Science 3 I’s
Our intention in Science at ECS is to encourage curiosity in our pupils so that they ask questions that lead onto outstanding explorations and investigations about the universe. The Early Years Foundation Stage Framework and National Curriculum provides a structure and skills development for the Science curriculum being taught throughout our school which is linked, where possible, to the theme/topic to provide a creative scheme of work, which reflects a balanced programme of study.
We encourage children to be inquisitive throughout their time at the school and beyond. The Science curriculum fosters a healthy curiosity in children about our universe and promotes respect for the living and non-living. We believe science encompasses the acquisition of knowledge, concepts, skills and positive attitudes. Throughout the programmes of study, the children will acquire and develop the key knowledge that has been identified within each unit and across each year group, as well as the application of scientific skills. We ensure that the Working Scientifically skills are built-on and developed throughout children’s time at the school so that they can apply their knowledge of science when using equipment, conducting experiments, building arguments and explaining concepts confidently and continue to ask questions and be curious about their surroundings.
Teachers create a positive attitude to science learning within their classrooms and reinforce an expectation that all pupils are capable of achieving high standards in science. Science at Eastbury allows pupils to gain a real depth of learning over the course of a half term and fully immerse themselves in a topic before moving on. In lessons, Class Teachers demonstrate how to use scientific equipment to embed scientific teaching. Pupils are given opportunities to develop their understanding by accessing outdoor learning, workshops and trips. Our whole school approach to the teaching and learning of science involves the following;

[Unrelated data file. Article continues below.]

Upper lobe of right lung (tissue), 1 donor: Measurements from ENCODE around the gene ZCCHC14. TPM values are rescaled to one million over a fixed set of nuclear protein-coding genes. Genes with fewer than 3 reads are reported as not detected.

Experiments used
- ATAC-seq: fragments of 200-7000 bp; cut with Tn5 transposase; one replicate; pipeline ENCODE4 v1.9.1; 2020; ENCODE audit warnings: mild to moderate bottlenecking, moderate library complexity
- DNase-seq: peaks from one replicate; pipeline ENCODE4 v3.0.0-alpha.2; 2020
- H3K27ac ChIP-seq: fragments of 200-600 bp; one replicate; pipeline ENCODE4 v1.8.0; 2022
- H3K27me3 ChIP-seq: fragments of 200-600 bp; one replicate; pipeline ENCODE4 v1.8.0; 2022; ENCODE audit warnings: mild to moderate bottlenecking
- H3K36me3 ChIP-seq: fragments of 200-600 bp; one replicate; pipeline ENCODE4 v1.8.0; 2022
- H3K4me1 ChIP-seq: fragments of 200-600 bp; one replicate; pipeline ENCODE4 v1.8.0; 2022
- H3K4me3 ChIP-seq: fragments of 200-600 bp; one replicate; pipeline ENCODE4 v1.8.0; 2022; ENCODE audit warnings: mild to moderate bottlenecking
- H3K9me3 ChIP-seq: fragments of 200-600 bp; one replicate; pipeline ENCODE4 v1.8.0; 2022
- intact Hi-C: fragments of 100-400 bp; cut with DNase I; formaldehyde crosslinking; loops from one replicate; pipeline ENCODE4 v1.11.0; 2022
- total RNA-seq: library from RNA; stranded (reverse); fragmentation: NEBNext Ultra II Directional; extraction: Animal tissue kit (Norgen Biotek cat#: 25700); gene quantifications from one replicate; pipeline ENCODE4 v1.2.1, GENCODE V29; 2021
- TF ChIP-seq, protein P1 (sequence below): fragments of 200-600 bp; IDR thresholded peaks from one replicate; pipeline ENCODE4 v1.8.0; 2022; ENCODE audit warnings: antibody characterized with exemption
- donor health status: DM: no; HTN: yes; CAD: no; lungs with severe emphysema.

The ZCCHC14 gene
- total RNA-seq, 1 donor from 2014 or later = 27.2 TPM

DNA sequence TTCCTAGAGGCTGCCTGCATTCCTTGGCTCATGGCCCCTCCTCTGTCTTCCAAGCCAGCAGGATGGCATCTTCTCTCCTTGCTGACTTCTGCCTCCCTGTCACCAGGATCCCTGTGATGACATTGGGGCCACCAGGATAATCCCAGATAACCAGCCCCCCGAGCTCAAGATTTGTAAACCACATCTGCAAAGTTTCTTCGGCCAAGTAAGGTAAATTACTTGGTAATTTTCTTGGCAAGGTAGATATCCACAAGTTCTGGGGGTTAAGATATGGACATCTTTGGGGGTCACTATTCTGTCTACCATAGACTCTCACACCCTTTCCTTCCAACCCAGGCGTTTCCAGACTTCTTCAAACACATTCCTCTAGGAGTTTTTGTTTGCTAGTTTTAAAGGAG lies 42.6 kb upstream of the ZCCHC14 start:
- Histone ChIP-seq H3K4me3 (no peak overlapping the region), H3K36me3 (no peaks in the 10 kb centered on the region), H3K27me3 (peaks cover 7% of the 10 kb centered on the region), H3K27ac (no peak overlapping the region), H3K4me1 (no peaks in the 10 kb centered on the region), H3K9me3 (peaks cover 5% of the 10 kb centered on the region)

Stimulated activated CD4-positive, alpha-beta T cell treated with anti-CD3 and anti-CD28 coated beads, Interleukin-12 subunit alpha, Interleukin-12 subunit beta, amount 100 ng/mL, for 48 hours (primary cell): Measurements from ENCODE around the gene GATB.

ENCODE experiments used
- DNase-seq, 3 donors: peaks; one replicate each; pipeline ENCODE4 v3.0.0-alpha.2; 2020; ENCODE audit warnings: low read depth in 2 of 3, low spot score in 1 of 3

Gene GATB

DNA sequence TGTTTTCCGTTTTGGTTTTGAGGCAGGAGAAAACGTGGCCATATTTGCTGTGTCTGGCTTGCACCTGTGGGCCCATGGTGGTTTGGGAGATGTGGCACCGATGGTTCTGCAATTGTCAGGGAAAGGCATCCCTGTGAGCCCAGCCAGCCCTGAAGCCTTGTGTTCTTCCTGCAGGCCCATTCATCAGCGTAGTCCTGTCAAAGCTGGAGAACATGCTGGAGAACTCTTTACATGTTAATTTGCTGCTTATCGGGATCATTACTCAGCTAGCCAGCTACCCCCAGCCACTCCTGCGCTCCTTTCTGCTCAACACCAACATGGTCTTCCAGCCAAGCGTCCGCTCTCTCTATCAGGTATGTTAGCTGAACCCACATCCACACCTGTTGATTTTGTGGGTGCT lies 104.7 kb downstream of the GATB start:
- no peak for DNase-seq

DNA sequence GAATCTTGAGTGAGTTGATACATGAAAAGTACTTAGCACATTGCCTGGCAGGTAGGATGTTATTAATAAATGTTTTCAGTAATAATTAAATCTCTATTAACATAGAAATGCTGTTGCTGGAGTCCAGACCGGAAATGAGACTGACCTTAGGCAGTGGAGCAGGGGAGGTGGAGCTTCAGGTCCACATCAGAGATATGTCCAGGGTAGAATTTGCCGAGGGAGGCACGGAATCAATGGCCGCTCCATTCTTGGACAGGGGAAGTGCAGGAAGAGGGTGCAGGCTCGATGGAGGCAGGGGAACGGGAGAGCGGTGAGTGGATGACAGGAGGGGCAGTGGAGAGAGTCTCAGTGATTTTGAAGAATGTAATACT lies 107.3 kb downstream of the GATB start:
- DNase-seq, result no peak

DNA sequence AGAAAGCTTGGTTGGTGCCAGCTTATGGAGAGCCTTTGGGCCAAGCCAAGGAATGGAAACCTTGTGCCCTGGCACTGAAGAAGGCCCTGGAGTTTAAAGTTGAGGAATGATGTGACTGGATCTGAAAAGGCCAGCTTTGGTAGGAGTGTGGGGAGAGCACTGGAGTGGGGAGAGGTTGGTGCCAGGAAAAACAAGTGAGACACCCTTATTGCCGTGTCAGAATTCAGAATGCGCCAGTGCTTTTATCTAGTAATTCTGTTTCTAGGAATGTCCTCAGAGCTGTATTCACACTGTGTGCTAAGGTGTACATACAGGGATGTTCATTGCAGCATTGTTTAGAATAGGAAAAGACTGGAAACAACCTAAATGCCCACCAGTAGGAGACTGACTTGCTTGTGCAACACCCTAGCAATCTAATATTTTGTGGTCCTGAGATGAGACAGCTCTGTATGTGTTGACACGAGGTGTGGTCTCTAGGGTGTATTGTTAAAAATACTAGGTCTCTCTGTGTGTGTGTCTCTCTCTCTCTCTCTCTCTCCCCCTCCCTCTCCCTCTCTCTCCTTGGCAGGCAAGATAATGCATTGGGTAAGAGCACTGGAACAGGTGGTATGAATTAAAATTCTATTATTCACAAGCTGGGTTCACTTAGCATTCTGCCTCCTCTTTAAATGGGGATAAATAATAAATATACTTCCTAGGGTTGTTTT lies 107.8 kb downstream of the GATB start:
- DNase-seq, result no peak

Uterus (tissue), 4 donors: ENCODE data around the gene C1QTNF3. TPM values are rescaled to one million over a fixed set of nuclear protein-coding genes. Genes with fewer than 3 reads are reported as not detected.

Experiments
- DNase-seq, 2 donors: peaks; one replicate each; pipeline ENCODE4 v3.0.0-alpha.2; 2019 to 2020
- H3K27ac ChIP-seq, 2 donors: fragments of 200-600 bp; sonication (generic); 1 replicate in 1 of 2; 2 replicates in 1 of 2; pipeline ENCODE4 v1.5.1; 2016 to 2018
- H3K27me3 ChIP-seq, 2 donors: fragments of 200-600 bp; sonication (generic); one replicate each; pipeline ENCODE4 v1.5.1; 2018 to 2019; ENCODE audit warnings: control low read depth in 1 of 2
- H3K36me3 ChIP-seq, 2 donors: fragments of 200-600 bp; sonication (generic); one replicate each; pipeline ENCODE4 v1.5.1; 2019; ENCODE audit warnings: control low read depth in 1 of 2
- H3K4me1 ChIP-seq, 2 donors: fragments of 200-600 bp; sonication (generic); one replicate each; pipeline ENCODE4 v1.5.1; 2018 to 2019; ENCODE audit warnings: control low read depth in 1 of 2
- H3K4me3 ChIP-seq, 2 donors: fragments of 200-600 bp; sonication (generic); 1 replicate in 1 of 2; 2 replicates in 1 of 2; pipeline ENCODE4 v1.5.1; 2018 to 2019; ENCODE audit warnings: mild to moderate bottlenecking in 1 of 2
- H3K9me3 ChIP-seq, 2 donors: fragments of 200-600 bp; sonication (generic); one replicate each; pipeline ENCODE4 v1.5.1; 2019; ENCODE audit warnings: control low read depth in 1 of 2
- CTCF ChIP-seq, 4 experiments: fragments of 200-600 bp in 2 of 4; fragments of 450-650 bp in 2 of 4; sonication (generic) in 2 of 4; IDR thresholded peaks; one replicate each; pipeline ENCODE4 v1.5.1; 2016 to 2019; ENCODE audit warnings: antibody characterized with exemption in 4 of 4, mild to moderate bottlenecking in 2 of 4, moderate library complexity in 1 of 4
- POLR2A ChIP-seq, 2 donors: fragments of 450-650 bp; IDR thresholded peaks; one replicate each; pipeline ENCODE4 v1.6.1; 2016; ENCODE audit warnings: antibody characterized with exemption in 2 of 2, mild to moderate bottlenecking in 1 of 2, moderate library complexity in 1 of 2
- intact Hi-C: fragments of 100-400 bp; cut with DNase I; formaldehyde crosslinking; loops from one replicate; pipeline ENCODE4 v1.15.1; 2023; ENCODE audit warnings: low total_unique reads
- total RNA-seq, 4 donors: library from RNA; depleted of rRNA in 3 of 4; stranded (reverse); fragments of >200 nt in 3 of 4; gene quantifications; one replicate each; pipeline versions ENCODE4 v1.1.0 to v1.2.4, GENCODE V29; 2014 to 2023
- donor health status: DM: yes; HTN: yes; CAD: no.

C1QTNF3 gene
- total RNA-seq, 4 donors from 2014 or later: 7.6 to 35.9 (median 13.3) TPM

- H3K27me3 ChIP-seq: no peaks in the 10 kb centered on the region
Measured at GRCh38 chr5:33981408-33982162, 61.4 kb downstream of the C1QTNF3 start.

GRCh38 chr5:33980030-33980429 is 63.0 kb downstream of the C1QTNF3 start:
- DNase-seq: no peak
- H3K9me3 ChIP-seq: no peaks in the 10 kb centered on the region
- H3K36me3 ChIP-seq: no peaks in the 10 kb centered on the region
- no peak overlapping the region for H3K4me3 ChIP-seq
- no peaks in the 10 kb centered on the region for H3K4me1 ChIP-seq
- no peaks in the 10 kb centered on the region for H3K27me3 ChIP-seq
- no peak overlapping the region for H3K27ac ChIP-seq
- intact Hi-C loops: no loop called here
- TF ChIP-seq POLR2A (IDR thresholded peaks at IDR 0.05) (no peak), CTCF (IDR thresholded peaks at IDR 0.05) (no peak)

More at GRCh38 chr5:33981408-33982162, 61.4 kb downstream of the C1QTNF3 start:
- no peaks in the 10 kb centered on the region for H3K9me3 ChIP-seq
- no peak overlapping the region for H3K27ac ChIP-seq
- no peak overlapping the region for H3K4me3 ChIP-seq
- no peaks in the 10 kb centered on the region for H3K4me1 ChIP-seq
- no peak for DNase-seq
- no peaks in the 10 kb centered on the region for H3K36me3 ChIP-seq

- Science will be taught in planned and arranged by the class teachers, every half term. Their units are from Hamilton trust but teachers have room to adapt this to make it meaningful and purposeful for the children. This enables the achievement of a greater depth of knowledge.
- Through our planning, we involve problem solving opportunities that allow children to apply their knowledge, and find out answers for themselves. Children are encouraged to ask their own questions and be given opportunities to use their scientific skills and research to discover the answers. This curiosity is celebrated within the classroom. Planning involves teachers creating engaging lessons, often involving high-quality resources to aid understanding of conceptual knowledge. Teachers use precise questioning in class to test conceptual knowledge and skills, and assess pupils regularly to identify those children with gaps in learning, so that all pupils keep up.
- We build upon the knowledge and skill development of the previous years. As the children’s knowledge and understanding increases, and they become more proficient in selecting, using scientific equipment, collating and interpreting results, they become increasingly confident in their growing ability to come to conclusions based on real evidence.
Working Scientifically (superhero squad) skills are embedded into lessons to ensure these skills are being developed throughout the children’s school career and new vocabulary and challenging concepts are introduced through direct teaching. This is developed through the years, in-keeping with the topics.